This report is part of a series titled 'Discrimination in America.' The series is based on a survey conducted for National Public Radio, the Robert Wood Johnson Foundation, and Harvard T.H. Chan School of Public Health. While many surveys have explored Americans' beliefs about discrimination, this survey asks people about their own personal experiences with discrimination.
The mouth-watering aroma of juicy burgers and crispy fries, and the eye-catching menu signs with delicious food pictures can tempt many hungry patrons to stop at fast-food restaurants.
Bio-archeologists have discovered a pattern of unusual bone chips in the feet of clog-wearing 19th-Century Dutch farmers -- injuries that offer clues to the damage we may unwittingly be causing to our own feet.
University of Washington psychology professor Peter Kahn describes 'environmental generational amnesia' as the idea that each generation perceives the environment into which it's born, no matter how developed, urbanized or polluted, as the norm. And so what each generation comes to think of as 'nature' is relative, based on what it's exposed to. Kahn argues that more frequent and meaningful interactions with nature can enhance our connection to -- and definition of -- the natural world.
Discrimination endured by black shoppers forces them to downplay their race or shy away from an activity among the most common and celebrated in American culture, according to new research.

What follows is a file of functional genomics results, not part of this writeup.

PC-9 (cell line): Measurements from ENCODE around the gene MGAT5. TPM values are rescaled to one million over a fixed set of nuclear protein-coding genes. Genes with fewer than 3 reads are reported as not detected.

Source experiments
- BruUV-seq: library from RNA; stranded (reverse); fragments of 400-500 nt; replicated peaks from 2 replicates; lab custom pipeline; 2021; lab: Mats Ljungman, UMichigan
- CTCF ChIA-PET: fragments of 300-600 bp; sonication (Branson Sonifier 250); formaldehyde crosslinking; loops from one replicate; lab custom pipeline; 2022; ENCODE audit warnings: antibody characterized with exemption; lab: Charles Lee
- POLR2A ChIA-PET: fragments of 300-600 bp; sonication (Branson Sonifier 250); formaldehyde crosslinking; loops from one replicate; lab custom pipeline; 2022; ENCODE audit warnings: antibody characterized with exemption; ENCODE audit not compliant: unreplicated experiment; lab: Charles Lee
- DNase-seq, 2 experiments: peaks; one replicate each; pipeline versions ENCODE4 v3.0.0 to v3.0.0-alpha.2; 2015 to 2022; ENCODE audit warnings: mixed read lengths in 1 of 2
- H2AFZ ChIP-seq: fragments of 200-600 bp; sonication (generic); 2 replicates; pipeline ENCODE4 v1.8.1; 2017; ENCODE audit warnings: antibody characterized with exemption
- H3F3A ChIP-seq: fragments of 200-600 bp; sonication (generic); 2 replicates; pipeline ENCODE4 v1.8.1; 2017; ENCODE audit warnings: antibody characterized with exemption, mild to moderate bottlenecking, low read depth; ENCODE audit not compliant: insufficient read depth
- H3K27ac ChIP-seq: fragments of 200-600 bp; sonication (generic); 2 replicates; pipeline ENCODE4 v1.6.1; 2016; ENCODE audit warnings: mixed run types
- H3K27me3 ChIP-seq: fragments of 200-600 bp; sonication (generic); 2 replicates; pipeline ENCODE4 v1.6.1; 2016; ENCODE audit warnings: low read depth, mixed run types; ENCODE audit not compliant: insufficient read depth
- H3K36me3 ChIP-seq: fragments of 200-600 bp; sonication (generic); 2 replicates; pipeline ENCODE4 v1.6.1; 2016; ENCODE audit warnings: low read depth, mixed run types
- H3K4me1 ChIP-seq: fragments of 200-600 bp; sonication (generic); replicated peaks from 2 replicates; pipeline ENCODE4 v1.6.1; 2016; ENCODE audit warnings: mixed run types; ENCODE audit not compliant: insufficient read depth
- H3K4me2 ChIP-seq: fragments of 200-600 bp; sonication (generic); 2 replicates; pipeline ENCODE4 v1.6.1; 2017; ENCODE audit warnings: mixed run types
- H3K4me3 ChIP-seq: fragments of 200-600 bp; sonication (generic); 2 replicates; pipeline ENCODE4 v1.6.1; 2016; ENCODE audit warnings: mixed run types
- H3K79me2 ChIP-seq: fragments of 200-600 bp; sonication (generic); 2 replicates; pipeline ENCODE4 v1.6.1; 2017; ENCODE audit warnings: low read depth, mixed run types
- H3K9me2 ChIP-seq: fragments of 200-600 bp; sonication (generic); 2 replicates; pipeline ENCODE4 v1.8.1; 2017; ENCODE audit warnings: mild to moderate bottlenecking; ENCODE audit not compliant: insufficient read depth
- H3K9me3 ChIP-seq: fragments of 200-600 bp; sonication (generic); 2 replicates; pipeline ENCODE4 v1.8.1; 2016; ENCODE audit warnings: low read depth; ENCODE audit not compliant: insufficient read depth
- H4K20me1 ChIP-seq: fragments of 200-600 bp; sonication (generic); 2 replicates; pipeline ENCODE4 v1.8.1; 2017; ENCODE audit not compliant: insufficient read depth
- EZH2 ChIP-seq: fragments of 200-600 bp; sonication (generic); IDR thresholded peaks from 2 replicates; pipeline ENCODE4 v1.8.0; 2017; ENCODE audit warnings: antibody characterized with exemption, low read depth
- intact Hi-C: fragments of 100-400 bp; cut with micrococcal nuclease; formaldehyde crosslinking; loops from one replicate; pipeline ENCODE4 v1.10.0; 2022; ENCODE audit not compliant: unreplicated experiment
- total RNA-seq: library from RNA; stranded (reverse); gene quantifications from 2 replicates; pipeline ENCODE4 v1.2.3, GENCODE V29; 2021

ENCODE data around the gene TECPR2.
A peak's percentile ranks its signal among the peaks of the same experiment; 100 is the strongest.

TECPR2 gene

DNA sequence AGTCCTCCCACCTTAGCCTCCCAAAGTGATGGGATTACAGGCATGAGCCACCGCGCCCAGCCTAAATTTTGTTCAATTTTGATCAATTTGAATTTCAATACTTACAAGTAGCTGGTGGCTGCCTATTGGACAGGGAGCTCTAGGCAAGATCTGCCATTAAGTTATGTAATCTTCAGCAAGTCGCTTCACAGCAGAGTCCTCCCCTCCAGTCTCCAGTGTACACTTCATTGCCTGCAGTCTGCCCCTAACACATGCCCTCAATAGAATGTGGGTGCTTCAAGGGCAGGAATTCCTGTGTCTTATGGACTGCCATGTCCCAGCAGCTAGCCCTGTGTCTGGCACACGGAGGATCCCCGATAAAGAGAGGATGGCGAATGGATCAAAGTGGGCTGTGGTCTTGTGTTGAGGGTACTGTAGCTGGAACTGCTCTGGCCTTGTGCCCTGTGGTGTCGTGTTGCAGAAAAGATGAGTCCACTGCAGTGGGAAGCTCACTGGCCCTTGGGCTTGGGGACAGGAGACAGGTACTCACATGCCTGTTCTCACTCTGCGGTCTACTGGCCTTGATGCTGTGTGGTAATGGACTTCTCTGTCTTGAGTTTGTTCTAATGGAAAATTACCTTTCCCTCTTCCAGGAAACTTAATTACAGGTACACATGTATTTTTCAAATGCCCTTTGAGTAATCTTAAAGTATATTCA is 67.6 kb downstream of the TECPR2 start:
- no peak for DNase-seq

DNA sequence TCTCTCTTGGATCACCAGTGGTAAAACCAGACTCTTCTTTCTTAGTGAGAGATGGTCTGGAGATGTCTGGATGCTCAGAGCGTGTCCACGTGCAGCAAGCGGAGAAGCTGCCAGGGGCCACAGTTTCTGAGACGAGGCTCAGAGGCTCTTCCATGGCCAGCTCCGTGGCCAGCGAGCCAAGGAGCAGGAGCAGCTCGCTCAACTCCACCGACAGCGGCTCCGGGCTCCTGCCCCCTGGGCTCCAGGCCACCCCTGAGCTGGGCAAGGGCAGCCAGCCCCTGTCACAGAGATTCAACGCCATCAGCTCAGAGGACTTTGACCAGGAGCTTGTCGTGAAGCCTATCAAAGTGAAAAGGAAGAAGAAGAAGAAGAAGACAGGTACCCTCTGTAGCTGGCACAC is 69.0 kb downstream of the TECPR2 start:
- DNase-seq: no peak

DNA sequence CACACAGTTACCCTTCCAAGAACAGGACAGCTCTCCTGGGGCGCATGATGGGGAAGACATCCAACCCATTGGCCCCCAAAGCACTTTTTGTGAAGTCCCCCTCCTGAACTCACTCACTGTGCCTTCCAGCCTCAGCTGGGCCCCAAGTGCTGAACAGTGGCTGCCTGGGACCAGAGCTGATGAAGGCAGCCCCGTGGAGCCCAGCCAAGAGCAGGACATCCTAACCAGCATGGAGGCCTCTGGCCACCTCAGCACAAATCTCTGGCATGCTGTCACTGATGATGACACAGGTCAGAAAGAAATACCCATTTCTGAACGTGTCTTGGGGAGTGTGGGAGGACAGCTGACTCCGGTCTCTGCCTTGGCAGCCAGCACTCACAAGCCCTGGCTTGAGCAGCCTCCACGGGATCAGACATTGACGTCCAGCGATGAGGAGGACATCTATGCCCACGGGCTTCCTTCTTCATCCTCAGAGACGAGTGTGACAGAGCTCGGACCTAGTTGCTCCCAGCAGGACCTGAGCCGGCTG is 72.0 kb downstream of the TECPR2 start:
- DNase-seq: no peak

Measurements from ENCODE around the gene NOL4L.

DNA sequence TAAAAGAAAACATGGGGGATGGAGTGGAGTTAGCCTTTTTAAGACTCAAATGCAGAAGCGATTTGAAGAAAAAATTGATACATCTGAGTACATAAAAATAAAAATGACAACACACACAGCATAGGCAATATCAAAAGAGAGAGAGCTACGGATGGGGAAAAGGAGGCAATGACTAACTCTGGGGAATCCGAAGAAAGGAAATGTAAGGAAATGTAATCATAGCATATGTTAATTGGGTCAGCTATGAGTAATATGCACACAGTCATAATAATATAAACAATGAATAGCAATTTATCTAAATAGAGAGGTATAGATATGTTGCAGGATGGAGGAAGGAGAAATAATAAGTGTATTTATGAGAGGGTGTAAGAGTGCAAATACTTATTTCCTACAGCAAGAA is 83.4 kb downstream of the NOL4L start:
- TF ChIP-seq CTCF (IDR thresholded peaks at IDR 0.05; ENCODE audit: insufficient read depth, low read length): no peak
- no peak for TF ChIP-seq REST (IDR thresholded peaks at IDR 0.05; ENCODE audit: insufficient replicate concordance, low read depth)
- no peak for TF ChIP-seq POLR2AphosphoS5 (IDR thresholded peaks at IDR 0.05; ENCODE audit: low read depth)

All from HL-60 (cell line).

Sports psychologists have to cope with 'fear and uncertainty', job insecurity and long working hours when working with elite footballers, research shows.
On Nov. 9 at the world's largest conference and expo for design-related industry professionals, UAIPW Director Esther Sternberg, MD, and the US General Services Administration will discuss findings of their Wellbuilt for Wellbeing study, which have the potential to positively impact the health of millions of office workers and the cost of lost time due to workplace-related illnesses.
Want to restore hearing by injecting stem cells into the inner ear? Well, that can be a double-edged sword. Inner ear stem cells can be converted to auditory neurons that could reverse deafness, but the process can also make those cells divide too quickly, posing a cancer risk, according to a study led by Rutgers University-New Brunswick scientists.
While social skills deficits have long been linked to mental health problems like depression, a new study links poor social skills to poor physical health as well. Those who struggle in social situations experience more stress and loneliness, which can take a toll on the body.
A UBC researcher says there's truth to the idea that spending time outdoors is a direct line to happiness. In fact, Holli-Anne Passmore says if people simply take time to notice the nature around them, it will increase their general happiness and well-being.